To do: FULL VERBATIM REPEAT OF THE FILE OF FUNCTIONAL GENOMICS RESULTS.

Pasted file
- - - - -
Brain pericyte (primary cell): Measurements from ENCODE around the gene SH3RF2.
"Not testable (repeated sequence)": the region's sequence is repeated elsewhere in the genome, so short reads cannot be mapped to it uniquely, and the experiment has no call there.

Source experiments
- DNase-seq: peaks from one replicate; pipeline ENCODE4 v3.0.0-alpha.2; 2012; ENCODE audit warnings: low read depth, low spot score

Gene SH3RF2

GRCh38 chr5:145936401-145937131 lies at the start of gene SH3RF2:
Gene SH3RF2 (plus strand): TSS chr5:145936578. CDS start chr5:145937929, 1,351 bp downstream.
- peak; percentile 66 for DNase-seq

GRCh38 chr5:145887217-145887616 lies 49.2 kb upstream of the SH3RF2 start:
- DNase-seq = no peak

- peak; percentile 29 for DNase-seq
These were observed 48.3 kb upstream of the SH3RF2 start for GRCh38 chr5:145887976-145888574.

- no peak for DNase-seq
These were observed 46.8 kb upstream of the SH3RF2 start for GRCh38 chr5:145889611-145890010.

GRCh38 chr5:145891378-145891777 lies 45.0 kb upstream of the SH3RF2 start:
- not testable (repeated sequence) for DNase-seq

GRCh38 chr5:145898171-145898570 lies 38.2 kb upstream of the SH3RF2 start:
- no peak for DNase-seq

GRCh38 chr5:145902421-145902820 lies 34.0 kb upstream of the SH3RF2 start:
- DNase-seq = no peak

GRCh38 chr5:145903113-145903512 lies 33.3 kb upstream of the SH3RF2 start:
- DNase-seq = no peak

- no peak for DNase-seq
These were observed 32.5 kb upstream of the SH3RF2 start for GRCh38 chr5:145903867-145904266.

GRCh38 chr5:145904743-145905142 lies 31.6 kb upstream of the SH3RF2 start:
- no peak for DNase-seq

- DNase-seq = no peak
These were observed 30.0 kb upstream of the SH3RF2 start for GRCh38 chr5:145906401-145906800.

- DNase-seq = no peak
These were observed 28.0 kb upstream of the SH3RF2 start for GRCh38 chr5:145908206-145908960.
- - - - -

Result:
Brain pericyte (primary cell): Measurements from ENCODE around the gene SH3RF2.
"Not testable (repeated sequence)": the region's sequence is repeated elsewhere in the genome, so short reads cannot be mapped to it uniquely, and the experiment has no call there.

Source experiments
- DNase-seq: peaks from one replicate; pipeline ENCODE4 v3.0.0-alpha.2; 2012; ENCODE audit warnings: low read depth, low spot score

Gene SH3RF2

GRCh38 chr5:145936401-145937131 lies at the start of gene SH3RF2:
Gene SH3RF2 (plus strand): TSS chr5:145936578. CDS start chr5:145937929, 1,351 bp downstream.
- peak; percentile 66 for DNase-seq

GRCh38 chr5:145887217-145887616 lies 49.2 kb upstream of the SH3RF2 start:
- DNase-seq = no peak

- peak; percentile 29 for DNase-seq
These were observed 48.3 kb upstream of the SH3RF2 start for GRCh38 chr5:145887976-145888574.

- no peak for DNase-seq
These were observed 46.8 kb upstream of the SH3RF2 start for GRCh38 chr5:145889611-145890010.

GRCh38 chr5:145891378-145891777 lies 45.0 kb upstream of the SH3RF2 start:
- not testable (repeated sequence) for DNase-seq

GRCh38 chr5:145898171-145898570 lies 38.2 kb upstream of the SH3RF2 start:
- no peak for DNase-seq

GRCh38 chr5:145902421-145902820 lies 34.0 kb upstream of the SH3RF2 start:
- DNase-seq = no peak

GRCh38 chr5:145903113-145903512 lies 33.3 kb upstream of the SH3RF2 start:
- DNase-seq = no peak

- no peak for DNase-seq
These were observed 32.5 kb upstream of the SH3RF2 start for GRCh38 chr5:145903867-145904266.

GRCh38 chr5:145904743-145905142 lies 31.6 kb upstream of the SH3RF2 start:
- no peak for DNase-seq

- DNase-seq = no peak
These were observed 30.0 kb upstream of the SH3RF2 start for GRCh38 chr5:145906401-145906800.

- DNase-seq = no peak
These were observed 28.0 kb upstream of the SH3RF2 start for GRCh38 chr5:145908206-145908960.